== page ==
Smoking may not lead to faster aging

In a new study, researchers found that smoking does not shorten the length of telomeres.

The decrease in the length of telomeres is a marker at the end of our chromosomes that are widely accepted as an indicator of aging.

This finding means that smoking may not accelerate our aging. It also shows that adult telomere length may be a static biomarker that changes relatively little during adult life.

The research was led by a team from Newcastle University.

In the study, the team reviewed 18 previously collected datasets, spanning 10 countries and four continents.

They chose to focus on smoking simply because there are more data available on the links between smoking and telomere length than for any other unhealthy habits.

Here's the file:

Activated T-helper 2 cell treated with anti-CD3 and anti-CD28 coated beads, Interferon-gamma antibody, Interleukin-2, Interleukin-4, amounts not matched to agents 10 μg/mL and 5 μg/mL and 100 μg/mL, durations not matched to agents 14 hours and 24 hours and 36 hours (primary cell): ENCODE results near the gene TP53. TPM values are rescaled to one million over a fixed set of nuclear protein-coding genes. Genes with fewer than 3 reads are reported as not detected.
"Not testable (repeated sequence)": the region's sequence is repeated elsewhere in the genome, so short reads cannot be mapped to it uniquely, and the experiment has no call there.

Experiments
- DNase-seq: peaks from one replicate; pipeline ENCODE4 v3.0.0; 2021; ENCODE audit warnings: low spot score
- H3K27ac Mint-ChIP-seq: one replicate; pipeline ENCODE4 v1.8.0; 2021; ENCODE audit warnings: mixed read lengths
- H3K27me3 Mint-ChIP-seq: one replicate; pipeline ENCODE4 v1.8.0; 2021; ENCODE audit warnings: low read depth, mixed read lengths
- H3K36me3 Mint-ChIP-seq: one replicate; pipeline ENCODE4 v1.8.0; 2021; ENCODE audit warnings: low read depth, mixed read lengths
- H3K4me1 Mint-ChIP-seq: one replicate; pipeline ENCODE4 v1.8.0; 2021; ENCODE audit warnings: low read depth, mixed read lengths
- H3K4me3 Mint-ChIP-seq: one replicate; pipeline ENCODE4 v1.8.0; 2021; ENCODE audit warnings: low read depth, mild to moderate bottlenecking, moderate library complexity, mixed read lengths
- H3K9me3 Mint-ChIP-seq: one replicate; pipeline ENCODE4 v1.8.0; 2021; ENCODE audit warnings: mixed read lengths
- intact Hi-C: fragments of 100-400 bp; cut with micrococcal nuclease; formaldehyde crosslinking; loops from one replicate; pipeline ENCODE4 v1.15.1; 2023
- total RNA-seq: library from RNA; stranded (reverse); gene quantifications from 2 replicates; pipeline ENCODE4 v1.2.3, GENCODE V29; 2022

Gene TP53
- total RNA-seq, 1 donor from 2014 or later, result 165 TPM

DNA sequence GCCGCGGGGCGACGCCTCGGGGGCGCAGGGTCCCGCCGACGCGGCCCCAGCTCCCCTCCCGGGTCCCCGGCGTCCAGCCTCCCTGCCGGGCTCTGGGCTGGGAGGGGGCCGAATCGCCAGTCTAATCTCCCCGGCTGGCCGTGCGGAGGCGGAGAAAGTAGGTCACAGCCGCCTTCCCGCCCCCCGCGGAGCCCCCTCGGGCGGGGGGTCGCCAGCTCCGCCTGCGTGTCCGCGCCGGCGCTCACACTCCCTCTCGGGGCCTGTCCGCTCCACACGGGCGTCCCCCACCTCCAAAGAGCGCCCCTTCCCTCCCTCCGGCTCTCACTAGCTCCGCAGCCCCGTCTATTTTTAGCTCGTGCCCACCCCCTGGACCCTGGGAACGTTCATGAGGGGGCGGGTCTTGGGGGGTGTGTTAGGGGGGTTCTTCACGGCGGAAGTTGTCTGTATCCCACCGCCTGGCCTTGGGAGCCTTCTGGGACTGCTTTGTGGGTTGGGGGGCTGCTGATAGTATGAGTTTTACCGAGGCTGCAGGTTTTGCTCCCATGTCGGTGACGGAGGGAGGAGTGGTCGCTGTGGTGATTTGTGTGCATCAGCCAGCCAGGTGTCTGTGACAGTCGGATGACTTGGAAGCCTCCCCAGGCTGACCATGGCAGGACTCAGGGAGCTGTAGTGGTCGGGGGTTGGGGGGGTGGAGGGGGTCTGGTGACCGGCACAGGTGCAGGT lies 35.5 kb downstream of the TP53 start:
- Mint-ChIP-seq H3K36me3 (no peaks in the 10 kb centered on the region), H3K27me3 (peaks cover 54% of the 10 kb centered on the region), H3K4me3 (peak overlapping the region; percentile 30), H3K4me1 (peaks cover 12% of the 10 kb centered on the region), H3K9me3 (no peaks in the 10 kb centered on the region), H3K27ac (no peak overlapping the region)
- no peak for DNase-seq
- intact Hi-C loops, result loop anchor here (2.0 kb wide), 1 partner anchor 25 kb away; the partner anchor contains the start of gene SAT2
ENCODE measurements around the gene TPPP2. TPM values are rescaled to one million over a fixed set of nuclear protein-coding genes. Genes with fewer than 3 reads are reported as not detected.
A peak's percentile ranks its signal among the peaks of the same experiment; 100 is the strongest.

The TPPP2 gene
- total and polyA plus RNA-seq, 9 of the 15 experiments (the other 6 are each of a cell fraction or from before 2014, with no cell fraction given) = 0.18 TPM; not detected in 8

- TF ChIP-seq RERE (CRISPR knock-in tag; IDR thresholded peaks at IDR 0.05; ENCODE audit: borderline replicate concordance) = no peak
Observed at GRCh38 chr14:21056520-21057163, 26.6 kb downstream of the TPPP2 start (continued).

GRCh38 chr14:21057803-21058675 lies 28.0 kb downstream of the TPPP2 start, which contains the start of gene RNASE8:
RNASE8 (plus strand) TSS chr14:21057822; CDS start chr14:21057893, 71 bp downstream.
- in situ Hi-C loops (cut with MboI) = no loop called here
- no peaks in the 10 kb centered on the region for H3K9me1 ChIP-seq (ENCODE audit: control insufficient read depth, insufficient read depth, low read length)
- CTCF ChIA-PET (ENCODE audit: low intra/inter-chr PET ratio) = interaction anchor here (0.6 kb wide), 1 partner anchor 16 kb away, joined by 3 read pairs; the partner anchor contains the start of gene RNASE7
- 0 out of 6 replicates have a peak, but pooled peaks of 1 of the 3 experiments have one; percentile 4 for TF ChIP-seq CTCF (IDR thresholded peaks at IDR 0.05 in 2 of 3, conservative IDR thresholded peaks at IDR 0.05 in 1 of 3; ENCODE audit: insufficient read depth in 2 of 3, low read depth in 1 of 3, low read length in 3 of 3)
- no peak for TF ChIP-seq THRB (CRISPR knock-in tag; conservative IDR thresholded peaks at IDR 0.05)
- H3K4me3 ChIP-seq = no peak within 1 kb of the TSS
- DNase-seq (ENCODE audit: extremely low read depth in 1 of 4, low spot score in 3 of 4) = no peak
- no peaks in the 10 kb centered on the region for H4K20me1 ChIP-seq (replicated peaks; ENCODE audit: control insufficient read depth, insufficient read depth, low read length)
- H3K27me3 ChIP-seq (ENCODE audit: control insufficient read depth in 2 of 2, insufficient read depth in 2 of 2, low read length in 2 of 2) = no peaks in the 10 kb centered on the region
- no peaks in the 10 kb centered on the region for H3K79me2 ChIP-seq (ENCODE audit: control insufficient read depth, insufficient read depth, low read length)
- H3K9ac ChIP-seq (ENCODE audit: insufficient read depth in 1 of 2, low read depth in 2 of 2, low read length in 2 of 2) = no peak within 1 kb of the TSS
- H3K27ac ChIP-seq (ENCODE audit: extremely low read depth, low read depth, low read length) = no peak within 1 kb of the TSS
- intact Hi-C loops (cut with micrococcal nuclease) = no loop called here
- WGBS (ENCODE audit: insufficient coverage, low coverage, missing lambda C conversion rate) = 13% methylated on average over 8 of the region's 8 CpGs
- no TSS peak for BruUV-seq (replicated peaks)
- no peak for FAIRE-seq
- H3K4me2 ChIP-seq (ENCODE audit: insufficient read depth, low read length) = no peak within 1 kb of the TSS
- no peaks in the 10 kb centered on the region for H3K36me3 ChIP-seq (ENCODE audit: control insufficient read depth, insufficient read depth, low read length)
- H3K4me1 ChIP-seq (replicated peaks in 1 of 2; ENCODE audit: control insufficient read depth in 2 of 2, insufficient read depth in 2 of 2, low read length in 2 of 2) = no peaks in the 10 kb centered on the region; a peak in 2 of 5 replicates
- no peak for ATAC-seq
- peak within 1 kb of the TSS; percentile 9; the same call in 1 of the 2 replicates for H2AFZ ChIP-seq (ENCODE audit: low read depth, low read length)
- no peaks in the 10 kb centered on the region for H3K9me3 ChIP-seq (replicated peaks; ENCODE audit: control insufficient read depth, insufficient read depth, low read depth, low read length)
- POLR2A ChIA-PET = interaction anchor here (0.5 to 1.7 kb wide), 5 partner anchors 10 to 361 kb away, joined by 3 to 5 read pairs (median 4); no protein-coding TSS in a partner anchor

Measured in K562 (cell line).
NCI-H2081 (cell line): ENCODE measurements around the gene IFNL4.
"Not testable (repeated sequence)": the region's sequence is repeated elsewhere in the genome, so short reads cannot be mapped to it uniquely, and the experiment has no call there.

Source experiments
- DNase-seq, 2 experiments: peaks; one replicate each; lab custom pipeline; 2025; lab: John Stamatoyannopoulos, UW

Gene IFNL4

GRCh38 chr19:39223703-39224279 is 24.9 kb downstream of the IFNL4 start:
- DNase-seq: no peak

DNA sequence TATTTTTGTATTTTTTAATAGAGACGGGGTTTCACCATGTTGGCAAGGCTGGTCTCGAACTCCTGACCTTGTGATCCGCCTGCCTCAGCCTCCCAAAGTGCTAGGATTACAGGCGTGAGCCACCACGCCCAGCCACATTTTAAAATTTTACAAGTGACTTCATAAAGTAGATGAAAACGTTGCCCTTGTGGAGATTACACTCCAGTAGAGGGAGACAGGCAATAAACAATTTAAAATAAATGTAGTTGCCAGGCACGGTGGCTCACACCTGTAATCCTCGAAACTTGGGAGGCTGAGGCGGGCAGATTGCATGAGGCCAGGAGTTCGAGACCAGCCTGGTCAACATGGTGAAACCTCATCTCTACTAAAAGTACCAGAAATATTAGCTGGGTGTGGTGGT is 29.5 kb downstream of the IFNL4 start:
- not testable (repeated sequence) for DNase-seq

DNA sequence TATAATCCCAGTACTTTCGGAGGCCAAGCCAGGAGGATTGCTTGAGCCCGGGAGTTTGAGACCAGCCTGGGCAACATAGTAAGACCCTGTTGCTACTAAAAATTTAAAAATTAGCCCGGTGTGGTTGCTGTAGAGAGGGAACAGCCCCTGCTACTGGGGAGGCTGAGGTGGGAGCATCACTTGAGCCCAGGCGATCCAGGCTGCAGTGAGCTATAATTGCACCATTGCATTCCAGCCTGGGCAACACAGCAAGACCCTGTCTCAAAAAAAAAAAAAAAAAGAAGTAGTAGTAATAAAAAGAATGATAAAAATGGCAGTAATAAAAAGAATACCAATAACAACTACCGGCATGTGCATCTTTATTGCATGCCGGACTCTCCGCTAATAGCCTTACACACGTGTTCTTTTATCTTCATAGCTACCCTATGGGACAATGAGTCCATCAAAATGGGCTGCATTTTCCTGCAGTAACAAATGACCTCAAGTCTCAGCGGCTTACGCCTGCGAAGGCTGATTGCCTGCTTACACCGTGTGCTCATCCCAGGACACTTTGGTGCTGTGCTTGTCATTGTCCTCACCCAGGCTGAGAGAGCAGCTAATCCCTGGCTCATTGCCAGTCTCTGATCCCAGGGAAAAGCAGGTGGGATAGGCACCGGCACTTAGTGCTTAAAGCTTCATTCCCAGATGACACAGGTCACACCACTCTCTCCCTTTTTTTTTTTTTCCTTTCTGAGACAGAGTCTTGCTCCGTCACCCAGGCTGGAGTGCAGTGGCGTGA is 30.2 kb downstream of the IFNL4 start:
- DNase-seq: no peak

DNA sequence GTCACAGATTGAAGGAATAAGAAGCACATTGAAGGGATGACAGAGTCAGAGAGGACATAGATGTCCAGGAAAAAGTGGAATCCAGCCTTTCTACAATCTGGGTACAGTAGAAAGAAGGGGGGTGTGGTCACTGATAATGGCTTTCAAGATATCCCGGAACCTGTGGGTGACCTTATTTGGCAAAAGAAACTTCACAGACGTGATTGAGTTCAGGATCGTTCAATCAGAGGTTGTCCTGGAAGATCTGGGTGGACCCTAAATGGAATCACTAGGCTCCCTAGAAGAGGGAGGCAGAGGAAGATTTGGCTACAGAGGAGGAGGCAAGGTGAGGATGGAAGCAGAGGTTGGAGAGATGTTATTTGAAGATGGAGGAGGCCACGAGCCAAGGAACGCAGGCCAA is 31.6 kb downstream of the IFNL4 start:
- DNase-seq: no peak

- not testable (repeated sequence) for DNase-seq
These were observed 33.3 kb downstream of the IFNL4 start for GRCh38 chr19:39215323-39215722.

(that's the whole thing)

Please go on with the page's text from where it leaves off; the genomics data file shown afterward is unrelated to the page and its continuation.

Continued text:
The researchers found that while smokers indeed have shorter telomeres, there is no evidence that telomeres shorten faster in smokers compared to non-smokers.

In other words, smoking does not cause telomere shortening.

The results suggest that smoking is not responsible for the shorter telomeres observed in adult smokers.

The team says that this study forces scientists to rethink the value of telomere length as a read-out of how people’s current lifestyles are affecting their bodies.

It disputes the evidence that telomere length is a good way of assessing the biological damage done by smoking.

Then why do smokers have shorter telomeres?

The researchers explain that it is possible that both telomere shortening and smoking are made more likely by a third variable, possibly exposure to various forms of adversity in early life such as physical and emotional abuse.

The team is continuing research into this area.

The leader of the study is Professor Melissa Bateson from Newcastle University’s Faculty of Medical Sciences.

The study is published in the Royal Society journal Open Science.

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